If you’ve watched any coverage of the first three days of Wimbledon, you’ve heard about the chance of another “Serena Slam.” Serena Williams has won the last three majors, so with a victory at Wimbledon, she would own all four major tennis championships at once. Amazingly, she has done this before. Like Tiger Woods did in golf some years ago, Serena ripped off a streak of four consecutive major wins beginning with the 2002 French Open. Though this was not the conventional Grand Slam, which would be all four slams in a calendar year, it was still a feat worthy of recognition, and so tennis pundits invented the “Serena Slam” to signify the impressive achievement. What’s more, Serena is still in the running to win the actual Grand Slam in 2015. Serena has already won the Australian and French Opens this year and is favored in both remaining majors.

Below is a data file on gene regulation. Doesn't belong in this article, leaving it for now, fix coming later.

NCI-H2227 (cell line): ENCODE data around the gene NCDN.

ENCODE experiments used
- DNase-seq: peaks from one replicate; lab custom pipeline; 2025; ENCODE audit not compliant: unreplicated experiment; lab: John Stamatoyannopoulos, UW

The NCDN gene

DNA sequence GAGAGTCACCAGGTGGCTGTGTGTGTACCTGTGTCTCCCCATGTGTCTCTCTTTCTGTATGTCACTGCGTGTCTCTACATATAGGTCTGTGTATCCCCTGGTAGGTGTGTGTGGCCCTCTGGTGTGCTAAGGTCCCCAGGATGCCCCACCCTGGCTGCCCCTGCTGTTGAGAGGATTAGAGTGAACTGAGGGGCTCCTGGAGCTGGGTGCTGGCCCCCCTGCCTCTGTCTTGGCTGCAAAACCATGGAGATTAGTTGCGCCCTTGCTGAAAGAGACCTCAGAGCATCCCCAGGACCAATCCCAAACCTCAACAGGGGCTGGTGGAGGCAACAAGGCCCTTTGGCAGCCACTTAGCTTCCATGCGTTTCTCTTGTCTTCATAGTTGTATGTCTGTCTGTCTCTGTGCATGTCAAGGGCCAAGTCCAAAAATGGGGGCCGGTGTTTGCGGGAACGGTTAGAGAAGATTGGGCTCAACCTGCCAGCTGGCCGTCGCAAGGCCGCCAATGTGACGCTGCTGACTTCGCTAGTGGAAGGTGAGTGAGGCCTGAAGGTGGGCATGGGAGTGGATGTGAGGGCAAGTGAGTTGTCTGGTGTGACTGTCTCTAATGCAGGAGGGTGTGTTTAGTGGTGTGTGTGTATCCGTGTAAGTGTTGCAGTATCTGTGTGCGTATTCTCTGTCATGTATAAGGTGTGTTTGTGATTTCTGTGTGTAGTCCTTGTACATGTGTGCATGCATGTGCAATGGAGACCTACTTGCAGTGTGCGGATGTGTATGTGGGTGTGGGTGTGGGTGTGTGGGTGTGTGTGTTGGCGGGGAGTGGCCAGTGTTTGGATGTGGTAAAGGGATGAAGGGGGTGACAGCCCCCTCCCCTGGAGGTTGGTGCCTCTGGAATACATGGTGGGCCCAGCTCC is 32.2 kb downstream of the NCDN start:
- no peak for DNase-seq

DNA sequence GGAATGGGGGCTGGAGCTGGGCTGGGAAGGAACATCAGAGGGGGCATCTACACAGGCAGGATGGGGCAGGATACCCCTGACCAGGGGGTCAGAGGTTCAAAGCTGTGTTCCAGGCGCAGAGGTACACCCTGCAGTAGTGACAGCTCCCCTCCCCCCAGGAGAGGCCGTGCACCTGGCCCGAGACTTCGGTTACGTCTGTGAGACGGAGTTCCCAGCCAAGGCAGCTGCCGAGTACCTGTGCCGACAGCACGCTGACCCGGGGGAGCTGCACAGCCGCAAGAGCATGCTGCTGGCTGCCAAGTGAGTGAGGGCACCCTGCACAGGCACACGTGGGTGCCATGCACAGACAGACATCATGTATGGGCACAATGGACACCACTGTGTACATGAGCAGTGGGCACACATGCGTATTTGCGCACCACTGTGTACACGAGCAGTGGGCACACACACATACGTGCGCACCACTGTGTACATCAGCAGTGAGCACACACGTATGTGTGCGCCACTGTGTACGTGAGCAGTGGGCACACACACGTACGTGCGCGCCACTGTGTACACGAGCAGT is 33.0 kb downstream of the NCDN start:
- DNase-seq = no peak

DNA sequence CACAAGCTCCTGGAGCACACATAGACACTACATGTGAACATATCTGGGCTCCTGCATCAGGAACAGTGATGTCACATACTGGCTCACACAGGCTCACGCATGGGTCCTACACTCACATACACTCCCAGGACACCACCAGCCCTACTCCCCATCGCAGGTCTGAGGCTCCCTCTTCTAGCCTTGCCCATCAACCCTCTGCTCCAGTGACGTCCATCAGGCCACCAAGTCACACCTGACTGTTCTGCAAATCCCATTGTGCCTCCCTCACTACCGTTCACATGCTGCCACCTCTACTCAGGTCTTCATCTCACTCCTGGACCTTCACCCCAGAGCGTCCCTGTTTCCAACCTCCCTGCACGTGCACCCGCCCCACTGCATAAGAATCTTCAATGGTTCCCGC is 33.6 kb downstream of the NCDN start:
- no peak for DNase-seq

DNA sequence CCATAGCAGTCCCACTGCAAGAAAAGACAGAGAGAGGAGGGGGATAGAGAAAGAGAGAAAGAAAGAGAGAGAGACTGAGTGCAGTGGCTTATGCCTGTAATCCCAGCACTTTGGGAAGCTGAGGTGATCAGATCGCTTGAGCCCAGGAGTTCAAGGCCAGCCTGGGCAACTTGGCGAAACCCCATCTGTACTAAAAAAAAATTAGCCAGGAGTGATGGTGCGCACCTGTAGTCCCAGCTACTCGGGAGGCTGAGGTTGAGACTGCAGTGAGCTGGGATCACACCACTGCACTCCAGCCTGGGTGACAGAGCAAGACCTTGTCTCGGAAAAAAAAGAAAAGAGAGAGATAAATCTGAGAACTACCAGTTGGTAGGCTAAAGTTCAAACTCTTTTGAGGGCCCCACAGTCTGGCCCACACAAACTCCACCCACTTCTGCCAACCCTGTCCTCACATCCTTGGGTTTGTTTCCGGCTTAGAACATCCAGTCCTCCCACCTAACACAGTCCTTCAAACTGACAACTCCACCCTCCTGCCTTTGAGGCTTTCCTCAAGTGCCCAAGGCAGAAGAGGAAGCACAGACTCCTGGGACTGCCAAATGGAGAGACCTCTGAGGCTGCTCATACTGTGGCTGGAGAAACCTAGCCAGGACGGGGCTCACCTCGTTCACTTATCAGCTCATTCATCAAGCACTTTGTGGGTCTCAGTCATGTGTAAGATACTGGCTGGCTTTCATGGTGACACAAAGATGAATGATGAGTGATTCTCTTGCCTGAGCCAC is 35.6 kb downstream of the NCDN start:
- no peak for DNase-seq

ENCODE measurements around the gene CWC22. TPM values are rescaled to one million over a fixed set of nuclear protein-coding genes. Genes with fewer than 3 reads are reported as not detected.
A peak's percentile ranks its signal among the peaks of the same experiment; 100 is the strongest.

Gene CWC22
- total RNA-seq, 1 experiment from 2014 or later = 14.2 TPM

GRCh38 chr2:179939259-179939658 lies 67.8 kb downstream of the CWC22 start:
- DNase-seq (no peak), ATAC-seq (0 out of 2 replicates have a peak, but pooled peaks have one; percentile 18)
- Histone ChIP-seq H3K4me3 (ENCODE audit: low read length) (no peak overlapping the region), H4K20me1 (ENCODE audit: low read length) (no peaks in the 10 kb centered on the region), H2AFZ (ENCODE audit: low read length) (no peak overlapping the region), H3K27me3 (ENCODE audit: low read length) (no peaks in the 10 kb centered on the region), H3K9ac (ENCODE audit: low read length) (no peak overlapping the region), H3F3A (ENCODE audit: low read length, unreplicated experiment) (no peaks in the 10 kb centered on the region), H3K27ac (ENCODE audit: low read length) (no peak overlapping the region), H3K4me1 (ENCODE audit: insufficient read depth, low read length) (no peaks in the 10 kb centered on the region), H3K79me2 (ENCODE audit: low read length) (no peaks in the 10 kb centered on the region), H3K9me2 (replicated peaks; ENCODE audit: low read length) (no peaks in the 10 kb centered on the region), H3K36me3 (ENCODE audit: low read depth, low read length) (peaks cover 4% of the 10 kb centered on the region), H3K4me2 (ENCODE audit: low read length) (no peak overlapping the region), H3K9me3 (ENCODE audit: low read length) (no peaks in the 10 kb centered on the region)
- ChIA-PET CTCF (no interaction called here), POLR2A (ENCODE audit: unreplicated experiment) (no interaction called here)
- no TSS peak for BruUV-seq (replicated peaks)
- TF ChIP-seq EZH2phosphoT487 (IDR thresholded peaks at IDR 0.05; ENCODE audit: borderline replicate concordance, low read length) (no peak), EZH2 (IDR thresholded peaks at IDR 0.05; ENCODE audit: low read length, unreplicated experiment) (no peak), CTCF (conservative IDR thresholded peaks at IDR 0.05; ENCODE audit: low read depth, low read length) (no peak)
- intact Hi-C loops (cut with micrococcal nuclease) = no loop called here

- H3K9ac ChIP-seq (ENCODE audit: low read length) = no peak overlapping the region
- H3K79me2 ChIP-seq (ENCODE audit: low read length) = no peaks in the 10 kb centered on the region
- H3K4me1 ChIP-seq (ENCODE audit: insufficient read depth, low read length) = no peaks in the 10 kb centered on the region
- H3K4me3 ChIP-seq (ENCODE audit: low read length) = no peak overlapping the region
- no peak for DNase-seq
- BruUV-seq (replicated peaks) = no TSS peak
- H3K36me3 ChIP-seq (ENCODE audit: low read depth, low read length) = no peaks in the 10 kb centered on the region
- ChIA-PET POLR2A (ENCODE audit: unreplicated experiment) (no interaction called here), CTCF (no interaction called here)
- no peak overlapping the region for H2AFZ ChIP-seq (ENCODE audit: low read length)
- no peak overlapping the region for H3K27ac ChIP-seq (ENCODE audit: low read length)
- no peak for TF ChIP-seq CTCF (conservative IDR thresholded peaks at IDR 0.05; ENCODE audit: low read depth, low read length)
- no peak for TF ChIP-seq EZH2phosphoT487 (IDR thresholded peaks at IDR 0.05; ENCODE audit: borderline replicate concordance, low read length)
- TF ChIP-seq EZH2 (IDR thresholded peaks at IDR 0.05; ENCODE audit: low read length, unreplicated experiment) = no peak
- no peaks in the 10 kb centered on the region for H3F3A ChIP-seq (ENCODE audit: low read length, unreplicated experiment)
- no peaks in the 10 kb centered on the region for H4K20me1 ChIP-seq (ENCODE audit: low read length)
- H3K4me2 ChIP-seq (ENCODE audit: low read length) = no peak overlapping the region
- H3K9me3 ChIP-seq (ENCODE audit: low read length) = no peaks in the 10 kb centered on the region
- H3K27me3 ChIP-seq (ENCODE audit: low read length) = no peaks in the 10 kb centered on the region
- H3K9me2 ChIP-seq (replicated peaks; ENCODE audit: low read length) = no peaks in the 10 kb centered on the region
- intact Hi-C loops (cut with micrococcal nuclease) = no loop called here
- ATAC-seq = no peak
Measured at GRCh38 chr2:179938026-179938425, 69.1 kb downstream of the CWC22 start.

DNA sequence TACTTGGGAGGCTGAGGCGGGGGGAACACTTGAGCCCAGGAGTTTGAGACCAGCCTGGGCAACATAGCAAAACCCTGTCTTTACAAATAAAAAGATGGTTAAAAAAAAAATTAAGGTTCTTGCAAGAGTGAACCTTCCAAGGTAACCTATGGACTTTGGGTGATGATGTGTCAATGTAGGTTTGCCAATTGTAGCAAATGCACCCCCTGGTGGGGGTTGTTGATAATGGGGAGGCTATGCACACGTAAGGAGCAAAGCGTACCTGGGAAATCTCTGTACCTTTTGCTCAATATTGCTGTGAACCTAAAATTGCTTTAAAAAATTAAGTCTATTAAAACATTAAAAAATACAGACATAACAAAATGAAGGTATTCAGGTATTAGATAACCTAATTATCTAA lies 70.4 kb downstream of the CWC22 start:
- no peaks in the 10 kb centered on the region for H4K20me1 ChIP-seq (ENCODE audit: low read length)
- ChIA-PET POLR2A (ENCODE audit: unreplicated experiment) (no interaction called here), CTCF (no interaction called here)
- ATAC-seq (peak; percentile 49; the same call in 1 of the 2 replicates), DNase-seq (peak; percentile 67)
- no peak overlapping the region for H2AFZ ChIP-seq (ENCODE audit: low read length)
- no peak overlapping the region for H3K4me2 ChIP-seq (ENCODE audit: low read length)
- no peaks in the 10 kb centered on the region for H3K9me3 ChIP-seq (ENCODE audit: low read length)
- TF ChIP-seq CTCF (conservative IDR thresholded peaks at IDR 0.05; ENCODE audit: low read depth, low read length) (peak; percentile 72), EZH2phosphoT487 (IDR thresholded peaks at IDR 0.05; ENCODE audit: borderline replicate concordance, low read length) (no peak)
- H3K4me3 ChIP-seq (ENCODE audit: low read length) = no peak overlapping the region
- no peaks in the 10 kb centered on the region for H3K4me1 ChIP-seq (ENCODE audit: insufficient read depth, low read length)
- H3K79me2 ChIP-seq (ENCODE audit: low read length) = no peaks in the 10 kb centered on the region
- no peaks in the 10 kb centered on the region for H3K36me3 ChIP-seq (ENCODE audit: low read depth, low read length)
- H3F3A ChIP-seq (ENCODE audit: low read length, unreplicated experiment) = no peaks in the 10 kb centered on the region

Before Wimbledon began, Serena tried deflect the talk about history, saying in an interview “I don’t think [winning a Grand Slam]’s going to define my career or make or break it… I don’t know how this sounds, but [winning a Grand Slam]’s not on top of my list.”1 Yesterday, the Williams sisters withdrew from doubles at Wimbledon citing Serena’s soreness. She contradicted herself in a later statement, however, saying “I feel it would be best for me to concentrate on singles here at Wimbledon.”2 So which is it? It’s pretty clear to me that Serena feels some pressure to win the Grand Slam. She alludes frequently in her press conferences to the idea that pressure is a privilege, something, she says, that Billie Jean King taught her. There is pressure to win day in and day out, but Serena plays her best when she’s able to swing freely, uninhibited by expectations. So, maybe she was trying to deflect the extra attention and make Wimbledon 2015 seem like any other major. Ultimately, and perhaps unfairly, it would be a disappointment if she were to lose Wimbledon. Were she to win, it would be a disappointment if she didn’t go on to win the Grand Slam. She is favored to win in every match-up, every scenario regardless of the circumstances. It seems like winning is no longer enough for her critics and the media, which has only added to Serena’s frustration. At her worst, last year, after bowing out in the third round at Wimbledon, she exclaimed that “I think everyone in general plays the match of their lives against me. So I’m pretty sure that the next match, it won’t be the same… So I just have to be a hundred times better. If I’m not, then I’m in trouble.”3